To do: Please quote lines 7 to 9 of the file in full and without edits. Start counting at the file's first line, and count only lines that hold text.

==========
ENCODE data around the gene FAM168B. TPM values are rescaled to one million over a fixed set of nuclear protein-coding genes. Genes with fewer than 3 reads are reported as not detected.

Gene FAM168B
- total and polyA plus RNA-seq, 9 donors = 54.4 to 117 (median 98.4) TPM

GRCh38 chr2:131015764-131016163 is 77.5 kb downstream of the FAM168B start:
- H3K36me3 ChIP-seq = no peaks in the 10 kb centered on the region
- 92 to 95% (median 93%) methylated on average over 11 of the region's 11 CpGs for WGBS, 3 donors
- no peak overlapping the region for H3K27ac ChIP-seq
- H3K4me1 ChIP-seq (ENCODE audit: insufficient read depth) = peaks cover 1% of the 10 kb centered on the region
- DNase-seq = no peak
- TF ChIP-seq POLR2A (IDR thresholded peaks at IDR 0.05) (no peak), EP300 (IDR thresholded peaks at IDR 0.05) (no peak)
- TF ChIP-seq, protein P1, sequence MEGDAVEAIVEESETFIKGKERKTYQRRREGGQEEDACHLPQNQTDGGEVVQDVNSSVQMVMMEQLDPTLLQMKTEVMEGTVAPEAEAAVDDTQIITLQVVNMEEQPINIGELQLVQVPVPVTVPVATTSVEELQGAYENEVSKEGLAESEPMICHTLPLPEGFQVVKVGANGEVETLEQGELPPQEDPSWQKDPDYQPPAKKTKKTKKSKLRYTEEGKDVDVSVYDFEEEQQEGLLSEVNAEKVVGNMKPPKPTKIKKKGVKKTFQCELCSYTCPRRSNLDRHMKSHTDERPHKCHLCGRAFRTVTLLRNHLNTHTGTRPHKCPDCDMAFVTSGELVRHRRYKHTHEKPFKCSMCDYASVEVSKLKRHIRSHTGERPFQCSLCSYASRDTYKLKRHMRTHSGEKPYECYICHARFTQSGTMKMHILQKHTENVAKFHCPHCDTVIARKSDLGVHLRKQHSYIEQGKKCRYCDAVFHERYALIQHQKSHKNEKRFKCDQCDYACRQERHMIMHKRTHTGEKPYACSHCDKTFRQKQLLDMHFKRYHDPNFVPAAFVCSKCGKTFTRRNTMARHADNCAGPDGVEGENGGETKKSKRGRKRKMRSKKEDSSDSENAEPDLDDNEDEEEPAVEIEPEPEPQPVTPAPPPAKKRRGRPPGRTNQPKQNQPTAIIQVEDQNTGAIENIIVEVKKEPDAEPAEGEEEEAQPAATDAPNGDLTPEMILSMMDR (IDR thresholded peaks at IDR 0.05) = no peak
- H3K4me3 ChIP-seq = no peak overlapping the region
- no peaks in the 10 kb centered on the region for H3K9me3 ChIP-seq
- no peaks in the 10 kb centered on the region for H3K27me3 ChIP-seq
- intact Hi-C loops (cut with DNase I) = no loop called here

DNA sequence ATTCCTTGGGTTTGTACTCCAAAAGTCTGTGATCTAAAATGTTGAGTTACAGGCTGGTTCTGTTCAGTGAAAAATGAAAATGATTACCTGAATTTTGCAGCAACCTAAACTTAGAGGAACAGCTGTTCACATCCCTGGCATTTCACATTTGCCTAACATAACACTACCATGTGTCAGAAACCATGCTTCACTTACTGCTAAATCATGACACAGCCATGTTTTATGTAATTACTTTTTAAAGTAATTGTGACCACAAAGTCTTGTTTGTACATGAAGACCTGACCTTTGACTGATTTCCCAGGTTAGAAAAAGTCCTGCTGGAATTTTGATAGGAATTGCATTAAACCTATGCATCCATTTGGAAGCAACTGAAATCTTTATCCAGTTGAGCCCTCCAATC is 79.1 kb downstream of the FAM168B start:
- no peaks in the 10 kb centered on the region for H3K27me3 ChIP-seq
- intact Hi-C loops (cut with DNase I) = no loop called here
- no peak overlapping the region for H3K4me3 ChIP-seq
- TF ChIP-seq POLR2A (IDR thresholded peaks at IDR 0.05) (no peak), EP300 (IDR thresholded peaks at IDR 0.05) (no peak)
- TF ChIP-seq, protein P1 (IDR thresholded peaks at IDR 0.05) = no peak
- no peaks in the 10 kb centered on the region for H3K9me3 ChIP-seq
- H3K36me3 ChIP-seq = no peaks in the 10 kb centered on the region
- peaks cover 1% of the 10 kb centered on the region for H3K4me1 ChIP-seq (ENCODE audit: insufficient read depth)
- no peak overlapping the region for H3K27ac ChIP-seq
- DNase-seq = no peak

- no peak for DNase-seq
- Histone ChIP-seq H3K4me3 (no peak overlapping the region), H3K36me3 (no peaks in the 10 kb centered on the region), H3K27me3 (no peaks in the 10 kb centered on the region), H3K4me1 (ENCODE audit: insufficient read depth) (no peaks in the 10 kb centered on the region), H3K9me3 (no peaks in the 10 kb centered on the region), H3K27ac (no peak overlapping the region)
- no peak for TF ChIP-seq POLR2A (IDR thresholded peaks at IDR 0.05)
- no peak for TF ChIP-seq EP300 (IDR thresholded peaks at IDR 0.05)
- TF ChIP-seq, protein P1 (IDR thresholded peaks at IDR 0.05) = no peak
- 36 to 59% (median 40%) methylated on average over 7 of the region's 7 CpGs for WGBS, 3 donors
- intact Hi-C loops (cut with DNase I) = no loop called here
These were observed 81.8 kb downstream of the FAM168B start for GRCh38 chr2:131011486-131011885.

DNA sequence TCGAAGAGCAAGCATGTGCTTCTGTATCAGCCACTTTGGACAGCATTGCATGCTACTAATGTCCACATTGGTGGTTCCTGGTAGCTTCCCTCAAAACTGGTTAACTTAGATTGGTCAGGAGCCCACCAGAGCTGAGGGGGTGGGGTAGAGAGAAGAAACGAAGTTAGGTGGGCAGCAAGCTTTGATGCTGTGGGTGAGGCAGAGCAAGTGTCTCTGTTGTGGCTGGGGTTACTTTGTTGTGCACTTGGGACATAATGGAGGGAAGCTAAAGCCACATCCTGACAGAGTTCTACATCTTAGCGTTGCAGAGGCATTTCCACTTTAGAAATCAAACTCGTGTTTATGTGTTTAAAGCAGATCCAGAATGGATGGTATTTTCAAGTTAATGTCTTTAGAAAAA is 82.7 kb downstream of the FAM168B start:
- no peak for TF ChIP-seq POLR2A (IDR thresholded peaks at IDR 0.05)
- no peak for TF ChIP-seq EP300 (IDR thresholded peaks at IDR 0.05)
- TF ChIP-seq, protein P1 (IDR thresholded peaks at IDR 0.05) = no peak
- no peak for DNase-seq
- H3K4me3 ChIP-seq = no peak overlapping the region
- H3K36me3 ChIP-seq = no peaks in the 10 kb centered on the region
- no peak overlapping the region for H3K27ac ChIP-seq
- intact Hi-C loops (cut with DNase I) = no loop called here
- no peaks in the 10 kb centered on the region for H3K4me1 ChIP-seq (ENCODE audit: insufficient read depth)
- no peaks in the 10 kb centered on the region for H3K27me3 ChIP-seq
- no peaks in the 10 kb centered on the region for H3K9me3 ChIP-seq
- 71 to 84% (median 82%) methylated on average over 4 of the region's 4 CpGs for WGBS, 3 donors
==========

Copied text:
- no peak overlapping the region for H3K27ac ChIP-seq
- H3K4me1 ChIP-seq (ENCODE audit: insufficient read depth) = peaks cover 1% of the 10 kb centered on the region
- DNase-seq = no peak